What blessing did Jesus pronounce on the poor in spirit?
How does being poor in spirit lead to this blessing?
What blessing did Jesus pronounce on those who hunger and thirst for righteousness?
How does hungering and thirsting for righteousness can lead to these blessings.
Jesus opens his sermon in Matthew 5 by telling us that the poor in spirit are blessed, for theirs is the kingdom of heaven. Jesus is saying that only those who do not rely on their own goodness will be granted entrance to God’s kingdom. It is not an appeal to deny our worth as human beings, but to recognize our sin and our need for salvation. Matthew Henry comments that “to be poor in spirit is to have humble thoughts of ourselves, of what we are, and have, and do. To shun all confidence in our own righteousness and strength, that we may depend only on the merit of Christ and the spirit and grace of Christ. The kingdom of grace is comprised of such, the kingdom of glory is prepared for them.” Rich or poor, if we fail to see our need for salvation, we will fail to enter the kingdom.
How did the people react to the thunder and lightning?
Why were they afraid to hear God speak to them?
What similarities do you see here and with Adam and Even in the Garden?
What does Moses say is the purpose for God coming to them in this way?
How can we increase our fear of God so that we will not sin?
Following the commandments of God is one mark of the true Christian. Following God’s law does not mean obeying it to secure our right standing before him. We can stand before him by his grace alone. Also, following God’s law does not mean obeying it in order to boast of how we are more godly than others. We are always to confess our sins and remember that “there but for the grace of God go I” (Luke 18:9-14). Through obedience, we thank him for the right standing granted to us by grace alone, through faith alone, in Christ alone.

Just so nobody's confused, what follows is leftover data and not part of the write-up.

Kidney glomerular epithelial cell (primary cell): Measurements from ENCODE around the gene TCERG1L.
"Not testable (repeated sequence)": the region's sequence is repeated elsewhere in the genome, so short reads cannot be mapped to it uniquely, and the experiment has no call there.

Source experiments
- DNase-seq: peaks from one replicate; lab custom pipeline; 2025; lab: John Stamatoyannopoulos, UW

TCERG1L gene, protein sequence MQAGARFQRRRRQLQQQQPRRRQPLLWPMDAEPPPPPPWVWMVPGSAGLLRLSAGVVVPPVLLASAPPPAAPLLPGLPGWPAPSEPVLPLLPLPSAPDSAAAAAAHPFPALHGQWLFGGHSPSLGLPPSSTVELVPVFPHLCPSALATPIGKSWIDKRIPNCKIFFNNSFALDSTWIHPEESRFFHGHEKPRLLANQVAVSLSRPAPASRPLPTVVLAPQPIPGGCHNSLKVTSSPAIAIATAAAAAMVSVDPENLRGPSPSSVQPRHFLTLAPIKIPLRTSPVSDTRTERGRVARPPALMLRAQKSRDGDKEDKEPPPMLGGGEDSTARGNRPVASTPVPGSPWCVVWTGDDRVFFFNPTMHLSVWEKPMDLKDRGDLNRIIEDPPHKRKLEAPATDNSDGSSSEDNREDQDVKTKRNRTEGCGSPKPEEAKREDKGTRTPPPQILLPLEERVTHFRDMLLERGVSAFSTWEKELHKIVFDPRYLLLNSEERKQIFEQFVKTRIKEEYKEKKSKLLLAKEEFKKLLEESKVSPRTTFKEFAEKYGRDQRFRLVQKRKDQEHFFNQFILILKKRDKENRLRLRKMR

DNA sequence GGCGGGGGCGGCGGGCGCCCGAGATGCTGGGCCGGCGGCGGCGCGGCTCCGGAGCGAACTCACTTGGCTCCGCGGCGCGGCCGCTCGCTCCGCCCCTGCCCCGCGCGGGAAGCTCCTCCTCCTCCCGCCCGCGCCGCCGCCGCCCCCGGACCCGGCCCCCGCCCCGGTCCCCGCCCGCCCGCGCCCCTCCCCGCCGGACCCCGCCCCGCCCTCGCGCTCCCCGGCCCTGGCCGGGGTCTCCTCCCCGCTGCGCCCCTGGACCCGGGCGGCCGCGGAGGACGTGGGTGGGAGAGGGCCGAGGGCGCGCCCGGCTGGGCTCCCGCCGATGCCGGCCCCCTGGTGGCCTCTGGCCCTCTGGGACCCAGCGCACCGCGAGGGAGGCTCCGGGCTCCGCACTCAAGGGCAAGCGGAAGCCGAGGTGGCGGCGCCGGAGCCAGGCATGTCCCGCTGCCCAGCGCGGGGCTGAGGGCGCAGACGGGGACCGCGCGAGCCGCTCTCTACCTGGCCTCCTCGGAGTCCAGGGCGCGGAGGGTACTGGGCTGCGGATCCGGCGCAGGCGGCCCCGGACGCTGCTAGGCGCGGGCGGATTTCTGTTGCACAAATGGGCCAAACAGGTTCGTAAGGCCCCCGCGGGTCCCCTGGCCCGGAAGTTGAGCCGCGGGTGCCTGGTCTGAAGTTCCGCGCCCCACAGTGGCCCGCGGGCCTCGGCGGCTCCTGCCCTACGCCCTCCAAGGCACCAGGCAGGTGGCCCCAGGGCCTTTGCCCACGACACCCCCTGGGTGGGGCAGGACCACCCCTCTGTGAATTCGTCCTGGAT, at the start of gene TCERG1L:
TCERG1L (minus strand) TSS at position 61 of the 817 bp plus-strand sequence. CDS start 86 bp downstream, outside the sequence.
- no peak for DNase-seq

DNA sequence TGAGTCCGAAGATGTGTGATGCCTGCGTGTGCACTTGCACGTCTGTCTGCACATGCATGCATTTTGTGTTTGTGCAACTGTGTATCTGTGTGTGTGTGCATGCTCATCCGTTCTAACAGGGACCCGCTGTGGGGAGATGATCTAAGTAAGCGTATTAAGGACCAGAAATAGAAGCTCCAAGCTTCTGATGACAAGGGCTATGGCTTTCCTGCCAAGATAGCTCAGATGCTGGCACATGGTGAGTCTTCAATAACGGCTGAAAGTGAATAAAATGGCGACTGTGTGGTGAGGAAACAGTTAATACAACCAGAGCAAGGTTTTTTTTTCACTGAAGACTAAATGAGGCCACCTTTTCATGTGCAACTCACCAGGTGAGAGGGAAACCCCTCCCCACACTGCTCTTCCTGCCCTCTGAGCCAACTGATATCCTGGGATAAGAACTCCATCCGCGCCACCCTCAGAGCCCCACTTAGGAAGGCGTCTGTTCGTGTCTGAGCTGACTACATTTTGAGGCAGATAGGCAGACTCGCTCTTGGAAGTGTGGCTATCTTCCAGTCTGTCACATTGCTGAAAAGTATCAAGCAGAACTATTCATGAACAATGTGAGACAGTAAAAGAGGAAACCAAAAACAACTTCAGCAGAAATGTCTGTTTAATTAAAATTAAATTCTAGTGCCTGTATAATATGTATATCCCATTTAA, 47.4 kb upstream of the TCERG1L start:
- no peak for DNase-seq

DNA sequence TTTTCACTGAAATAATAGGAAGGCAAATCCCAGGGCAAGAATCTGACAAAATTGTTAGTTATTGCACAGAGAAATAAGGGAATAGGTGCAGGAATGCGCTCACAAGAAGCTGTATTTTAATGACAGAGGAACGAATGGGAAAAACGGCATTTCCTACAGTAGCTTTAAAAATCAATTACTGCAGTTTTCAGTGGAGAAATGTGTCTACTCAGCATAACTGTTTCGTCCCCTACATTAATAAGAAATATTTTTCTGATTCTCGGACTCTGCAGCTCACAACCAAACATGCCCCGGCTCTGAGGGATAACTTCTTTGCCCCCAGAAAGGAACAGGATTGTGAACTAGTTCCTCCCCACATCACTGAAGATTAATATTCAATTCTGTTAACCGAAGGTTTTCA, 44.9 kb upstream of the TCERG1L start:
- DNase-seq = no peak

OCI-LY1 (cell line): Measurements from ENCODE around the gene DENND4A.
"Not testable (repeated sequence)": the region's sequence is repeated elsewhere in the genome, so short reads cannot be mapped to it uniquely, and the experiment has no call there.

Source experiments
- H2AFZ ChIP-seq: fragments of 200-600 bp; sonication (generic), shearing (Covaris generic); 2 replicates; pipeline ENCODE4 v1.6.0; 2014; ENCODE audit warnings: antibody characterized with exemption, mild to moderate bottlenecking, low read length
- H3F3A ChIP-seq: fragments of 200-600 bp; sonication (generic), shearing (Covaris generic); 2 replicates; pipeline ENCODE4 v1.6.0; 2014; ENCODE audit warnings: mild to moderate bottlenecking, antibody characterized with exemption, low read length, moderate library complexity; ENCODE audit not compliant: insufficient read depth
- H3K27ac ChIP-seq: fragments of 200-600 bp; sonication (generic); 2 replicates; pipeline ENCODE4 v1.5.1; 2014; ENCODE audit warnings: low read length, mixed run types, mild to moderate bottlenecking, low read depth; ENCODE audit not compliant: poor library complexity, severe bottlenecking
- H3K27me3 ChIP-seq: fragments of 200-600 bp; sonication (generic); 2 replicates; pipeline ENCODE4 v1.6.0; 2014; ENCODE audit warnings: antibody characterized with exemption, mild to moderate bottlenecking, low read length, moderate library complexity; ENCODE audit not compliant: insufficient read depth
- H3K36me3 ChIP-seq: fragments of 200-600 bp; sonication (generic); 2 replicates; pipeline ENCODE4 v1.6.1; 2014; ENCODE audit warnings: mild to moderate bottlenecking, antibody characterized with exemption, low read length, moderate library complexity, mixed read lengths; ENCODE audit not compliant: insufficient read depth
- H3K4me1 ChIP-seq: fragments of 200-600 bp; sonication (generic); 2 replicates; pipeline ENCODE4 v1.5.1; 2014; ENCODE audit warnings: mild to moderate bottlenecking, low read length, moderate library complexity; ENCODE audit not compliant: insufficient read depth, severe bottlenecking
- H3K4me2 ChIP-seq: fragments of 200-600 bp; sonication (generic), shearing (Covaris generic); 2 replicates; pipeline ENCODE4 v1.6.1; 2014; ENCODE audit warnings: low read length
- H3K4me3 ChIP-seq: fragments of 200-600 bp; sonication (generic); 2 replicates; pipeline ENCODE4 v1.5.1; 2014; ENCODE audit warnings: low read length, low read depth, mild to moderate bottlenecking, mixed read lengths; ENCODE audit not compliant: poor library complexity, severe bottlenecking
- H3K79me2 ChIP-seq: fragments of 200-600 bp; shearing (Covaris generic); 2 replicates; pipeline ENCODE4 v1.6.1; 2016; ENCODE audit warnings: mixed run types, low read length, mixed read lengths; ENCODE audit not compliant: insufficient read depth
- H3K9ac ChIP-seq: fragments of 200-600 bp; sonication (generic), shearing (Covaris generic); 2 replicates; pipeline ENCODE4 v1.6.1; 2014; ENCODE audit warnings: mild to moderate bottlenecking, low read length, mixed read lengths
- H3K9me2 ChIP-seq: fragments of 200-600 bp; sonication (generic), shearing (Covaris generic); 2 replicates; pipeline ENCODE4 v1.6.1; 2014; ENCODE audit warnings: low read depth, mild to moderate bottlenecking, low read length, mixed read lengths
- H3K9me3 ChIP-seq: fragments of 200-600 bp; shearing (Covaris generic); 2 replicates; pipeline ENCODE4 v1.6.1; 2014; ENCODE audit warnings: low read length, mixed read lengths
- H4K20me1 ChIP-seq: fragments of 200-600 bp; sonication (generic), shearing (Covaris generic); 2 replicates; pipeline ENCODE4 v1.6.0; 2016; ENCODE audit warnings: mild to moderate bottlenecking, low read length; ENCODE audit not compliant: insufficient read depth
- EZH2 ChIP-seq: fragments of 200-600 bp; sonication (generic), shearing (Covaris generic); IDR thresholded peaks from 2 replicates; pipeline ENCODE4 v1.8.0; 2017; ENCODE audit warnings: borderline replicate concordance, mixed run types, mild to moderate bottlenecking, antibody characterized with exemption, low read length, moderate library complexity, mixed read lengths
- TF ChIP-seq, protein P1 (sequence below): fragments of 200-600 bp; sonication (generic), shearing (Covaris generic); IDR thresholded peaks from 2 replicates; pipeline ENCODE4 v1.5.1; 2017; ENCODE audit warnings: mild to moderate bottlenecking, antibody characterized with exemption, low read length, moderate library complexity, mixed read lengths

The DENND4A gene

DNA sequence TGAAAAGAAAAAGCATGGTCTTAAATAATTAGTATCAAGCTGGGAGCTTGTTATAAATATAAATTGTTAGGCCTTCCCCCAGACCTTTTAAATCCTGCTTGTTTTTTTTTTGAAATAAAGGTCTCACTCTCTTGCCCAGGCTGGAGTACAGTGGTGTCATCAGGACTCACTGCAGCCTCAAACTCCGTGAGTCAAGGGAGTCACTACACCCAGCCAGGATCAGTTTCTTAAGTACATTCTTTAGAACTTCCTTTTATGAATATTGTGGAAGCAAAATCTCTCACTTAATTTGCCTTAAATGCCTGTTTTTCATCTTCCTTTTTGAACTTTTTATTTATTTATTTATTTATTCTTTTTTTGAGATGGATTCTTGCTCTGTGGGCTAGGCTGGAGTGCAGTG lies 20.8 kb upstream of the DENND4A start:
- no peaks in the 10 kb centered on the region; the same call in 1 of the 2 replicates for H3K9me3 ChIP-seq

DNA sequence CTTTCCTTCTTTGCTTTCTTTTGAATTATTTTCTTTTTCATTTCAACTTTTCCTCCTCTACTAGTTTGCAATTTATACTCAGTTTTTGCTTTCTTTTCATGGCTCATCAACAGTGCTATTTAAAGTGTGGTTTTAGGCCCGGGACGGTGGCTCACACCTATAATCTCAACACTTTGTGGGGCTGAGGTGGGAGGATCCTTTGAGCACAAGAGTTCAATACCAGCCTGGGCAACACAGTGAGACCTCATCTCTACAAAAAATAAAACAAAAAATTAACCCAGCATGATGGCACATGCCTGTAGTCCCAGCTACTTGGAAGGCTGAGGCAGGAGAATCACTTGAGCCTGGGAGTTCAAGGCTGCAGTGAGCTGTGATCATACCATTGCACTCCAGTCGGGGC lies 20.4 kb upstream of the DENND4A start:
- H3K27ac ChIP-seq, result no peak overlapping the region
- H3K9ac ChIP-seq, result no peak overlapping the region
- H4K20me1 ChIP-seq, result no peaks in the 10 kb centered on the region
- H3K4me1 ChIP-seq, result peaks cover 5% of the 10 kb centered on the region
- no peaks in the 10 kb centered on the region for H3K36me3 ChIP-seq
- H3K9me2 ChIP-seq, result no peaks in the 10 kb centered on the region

What debt will we continue to owe according to v8, despite the instruction of v7?
How does love relate to the commands in v9?
What lessons should we learn?
Fulfilling the Law by love cannot mean that the Christian life endorses behaviors contrary to what we often call the moral law of God. Jesus’ own teaching on the Law in Matthew 5 confirms this truth. The Lord came not to abolish the commandments but to fulfill them. The kind of love that fulfills the Law is not just reactive, but active. It looks for ways to do good to people before they have need. How can you show this kind of love to those in your circle?
What is our relationship to the world, and what are the consequences?
Why did Jesus come to earth – 3:5?
What lesson should this teach about our own sins – 3:6?
That to be a child of God means to be like Christ is made explicit in v2-3. At Christ’s return we will be like him, but even now this likeness is a present, though partial, reality since we are already God’s children. At his return we will be more like Jesus, even though we do not know all of what that entails. We can say, however, that being like Christ now and forever involves moral purity. Verse 3 tells us that those who hope in Christ purify themselves as he is pure. As we hope in Jesus alone, our lives will be transformed. We will become more holy in this life, and at his return be conformed fully to his spotless image.
What qualities should we cling to according to 3:3?
How firmly should we hold them?
What benefits would they give us – verses 3,4?
From where does proper guidance come?
From where does it not come?
Hindsight is often said to be 20/20. When we find ourselves in the place where the Lord wants us, we can often look back and see that the circuitous path it took us to get there was actually perfectly straight. What seemed like twists and turns at the time were necessary steps along the road. When we feel as if we are wandering, we must remember that if we are trusting in God, he is actually guiding us on his straight path.
What are the advantages of correction and reproof according to v18?
What inheritance does a good man leave for future generations v22?
What happens instead to the wealth of sinners?
Judas Iscariot walked with the very incarnation of wisdom and yet fell into grave sin. This shows that simply hanging around wise people is not enough to benefit from them. Instead, as we seek out wise friends and mentors, we must take care to learn from their wisdom, thinking carefully on what they say and asking many questions. If we do such things, God will enable us to benefit greatly from the wisdom of others.